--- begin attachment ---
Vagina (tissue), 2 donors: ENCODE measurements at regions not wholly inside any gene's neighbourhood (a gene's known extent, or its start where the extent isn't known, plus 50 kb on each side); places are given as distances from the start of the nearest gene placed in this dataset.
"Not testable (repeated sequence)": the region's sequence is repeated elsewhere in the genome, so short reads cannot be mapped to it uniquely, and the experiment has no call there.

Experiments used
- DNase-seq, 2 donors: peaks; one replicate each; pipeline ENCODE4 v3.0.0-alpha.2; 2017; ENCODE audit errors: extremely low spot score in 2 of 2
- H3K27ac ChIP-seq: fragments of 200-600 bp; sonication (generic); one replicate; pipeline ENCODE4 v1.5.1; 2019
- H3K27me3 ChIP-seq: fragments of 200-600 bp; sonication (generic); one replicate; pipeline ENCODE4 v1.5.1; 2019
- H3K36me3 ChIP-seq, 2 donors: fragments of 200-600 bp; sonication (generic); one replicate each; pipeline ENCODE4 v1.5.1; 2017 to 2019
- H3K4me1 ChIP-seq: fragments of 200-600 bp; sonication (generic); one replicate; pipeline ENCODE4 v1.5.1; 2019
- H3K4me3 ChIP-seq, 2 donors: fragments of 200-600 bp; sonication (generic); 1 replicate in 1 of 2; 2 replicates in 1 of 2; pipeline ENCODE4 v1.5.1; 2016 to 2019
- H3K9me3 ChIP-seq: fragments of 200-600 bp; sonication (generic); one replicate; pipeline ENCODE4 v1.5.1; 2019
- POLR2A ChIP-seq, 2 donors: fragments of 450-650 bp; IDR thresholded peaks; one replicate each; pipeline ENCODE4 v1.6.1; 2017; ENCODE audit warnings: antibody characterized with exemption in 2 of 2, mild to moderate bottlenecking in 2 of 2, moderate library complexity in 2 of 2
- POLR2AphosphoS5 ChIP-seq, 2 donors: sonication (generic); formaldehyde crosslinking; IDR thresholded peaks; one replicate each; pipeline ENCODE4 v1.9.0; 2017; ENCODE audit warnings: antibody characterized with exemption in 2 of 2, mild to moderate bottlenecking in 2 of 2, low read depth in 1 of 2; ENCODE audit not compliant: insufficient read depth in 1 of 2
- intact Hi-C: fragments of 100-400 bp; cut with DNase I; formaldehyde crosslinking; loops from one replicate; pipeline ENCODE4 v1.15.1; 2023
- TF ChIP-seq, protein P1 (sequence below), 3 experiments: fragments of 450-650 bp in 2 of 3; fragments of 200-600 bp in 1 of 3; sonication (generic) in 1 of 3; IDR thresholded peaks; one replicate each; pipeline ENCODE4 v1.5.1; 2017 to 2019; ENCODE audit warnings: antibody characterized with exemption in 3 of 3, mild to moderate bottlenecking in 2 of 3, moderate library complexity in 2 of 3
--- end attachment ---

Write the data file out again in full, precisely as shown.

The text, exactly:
Vagina (tissue), 2 donors: ENCODE measurements at regions not wholly inside any gene's neighbourhood (a gene's known extent, or its start where the extent isn't known, plus 50 kb on each side); places are given as distances from the start of the nearest gene placed in this dataset.
"Not testable (repeated sequence)": the region's sequence is repeated elsewhere in the genome, so short reads cannot be mapped to it uniquely, and the experiment has no call there.

Experiments used
- DNase-seq, 2 donors: peaks; one replicate each; pipeline ENCODE4 v3.0.0-alpha.2; 2017; ENCODE audit errors: extremely low spot score in 2 of 2
- H3K27ac ChIP-seq: fragments of 200-600 bp; sonication (generic); one replicate; pipeline ENCODE4 v1.5.1; 2019
- H3K27me3 ChIP-seq: fragments of 200-600 bp; sonication (generic); one replicate; pipeline ENCODE4 v1.5.1; 2019
- H3K36me3 ChIP-seq, 2 donors: fragments of 200-600 bp; sonication (generic); one replicate each; pipeline ENCODE4 v1.5.1; 2017 to 2019
- H3K4me1 ChIP-seq: fragments of 200-600 bp; sonication (generic); one replicate; pipeline ENCODE4 v1.5.1; 2019
- H3K4me3 ChIP-seq, 2 donors: fragments of 200-600 bp; sonication (generic); 1 replicate in 1 of 2; 2 replicates in 1 of 2; pipeline ENCODE4 v1.5.1; 2016 to 2019
- H3K9me3 ChIP-seq: fragments of 200-600 bp; sonication (generic); one replicate; pipeline ENCODE4 v1.5.1; 2019
- POLR2A ChIP-seq, 2 donors: fragments of 450-650 bp; IDR thresholded peaks; one replicate each; pipeline ENCODE4 v1.6.1; 2017; ENCODE audit warnings: antibody characterized with exemption in 2 of 2, mild to moderate bottlenecking in 2 of 2, moderate library complexity in 2 of 2
- POLR2AphosphoS5 ChIP-seq, 2 donors: sonication (generic); formaldehyde crosslinking; IDR thresholded peaks; one replicate each; pipeline ENCODE4 v1.9.0; 2017; ENCODE audit warnings: antibody characterized with exemption in 2 of 2, mild to moderate bottlenecking in 2 of 2, low read depth in 1 of 2; ENCODE audit not compliant: insufficient read depth in 1 of 2
- intact Hi-C: fragments of 100-400 bp; cut with DNase I; formaldehyde crosslinking; loops from one replicate; pipeline ENCODE4 v1.15.1; 2023
- TF ChIP-seq, protein P1 (sequence below), 3 experiments: fragments of 450-650 bp in 2 of 3; fragments of 200-600 bp in 1 of 3; sonication (generic) in 1 of 3; IDR thresholded peaks; one replicate each; pipeline ENCODE4 v1.5.1; 2017 to 2019; ENCODE audit warnings: antibody characterized with exemption in 3 of 3, mild to moderate bottlenecking in 2 of 3, moderate library complexity in 2 of 3